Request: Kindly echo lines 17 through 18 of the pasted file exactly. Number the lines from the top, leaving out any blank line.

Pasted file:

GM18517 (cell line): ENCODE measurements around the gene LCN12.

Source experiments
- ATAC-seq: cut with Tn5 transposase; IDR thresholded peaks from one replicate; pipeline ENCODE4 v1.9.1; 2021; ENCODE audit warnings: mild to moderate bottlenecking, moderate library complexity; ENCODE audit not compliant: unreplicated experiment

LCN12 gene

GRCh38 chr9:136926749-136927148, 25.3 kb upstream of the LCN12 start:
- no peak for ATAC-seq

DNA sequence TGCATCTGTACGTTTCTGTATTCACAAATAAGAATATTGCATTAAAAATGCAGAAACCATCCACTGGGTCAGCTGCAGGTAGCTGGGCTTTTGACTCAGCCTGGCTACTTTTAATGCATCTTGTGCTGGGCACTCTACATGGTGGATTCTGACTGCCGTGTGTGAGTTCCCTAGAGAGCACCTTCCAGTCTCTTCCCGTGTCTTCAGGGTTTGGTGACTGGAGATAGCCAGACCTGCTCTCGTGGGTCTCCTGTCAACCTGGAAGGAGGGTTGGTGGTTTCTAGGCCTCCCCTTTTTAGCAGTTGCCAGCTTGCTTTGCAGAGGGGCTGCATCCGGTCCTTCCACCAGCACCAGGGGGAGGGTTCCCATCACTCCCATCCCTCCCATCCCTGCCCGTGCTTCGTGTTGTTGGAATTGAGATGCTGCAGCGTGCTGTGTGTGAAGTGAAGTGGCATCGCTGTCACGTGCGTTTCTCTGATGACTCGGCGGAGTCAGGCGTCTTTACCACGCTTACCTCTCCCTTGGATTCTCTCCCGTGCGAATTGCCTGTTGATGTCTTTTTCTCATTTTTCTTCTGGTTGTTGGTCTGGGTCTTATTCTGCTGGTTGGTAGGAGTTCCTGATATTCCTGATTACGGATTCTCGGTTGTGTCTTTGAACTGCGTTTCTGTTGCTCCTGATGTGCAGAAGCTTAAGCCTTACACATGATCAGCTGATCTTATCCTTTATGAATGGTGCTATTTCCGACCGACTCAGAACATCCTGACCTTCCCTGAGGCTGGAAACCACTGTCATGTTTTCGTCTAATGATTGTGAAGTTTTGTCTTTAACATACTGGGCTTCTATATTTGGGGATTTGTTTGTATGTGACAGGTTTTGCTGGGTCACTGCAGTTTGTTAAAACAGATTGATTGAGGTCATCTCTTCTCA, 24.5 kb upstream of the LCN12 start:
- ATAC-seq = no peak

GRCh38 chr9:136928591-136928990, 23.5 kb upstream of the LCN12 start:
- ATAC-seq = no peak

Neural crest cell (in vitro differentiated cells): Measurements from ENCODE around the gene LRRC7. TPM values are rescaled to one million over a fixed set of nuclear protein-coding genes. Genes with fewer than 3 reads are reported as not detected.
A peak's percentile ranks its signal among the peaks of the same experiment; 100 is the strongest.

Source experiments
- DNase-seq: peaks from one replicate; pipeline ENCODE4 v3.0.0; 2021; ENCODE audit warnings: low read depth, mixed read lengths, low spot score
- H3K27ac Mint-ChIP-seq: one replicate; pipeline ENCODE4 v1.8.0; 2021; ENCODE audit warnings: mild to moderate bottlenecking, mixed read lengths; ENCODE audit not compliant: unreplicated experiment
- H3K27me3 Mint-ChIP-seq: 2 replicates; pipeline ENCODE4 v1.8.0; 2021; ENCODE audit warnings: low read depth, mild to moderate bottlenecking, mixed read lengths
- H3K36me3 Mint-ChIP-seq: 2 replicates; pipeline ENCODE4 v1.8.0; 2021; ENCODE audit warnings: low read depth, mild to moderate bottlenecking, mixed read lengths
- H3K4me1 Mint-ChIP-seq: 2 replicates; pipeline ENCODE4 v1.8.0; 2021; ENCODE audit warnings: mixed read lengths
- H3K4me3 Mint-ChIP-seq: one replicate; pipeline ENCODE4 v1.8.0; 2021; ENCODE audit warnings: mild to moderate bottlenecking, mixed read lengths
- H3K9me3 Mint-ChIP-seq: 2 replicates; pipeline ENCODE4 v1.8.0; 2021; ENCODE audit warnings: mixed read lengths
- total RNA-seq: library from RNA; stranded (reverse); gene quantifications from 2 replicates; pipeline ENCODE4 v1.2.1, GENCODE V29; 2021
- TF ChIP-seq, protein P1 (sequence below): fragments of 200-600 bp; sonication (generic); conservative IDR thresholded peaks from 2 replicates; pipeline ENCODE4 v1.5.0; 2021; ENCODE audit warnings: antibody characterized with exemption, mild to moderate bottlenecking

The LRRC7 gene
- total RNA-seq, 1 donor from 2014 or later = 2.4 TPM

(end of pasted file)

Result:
- H3K36me3 Mint-ChIP-seq: 2 replicates; pipeline ENCODE4 v1.8.0; 2021; ENCODE audit warnings: low read depth, mild to moderate bottlenecking, mixed read lengths
- H3K4me1 Mint-ChIP-seq: 2 replicates; pipeline ENCODE4 v1.8.0; 2021; ENCODE audit warnings: mixed read lengths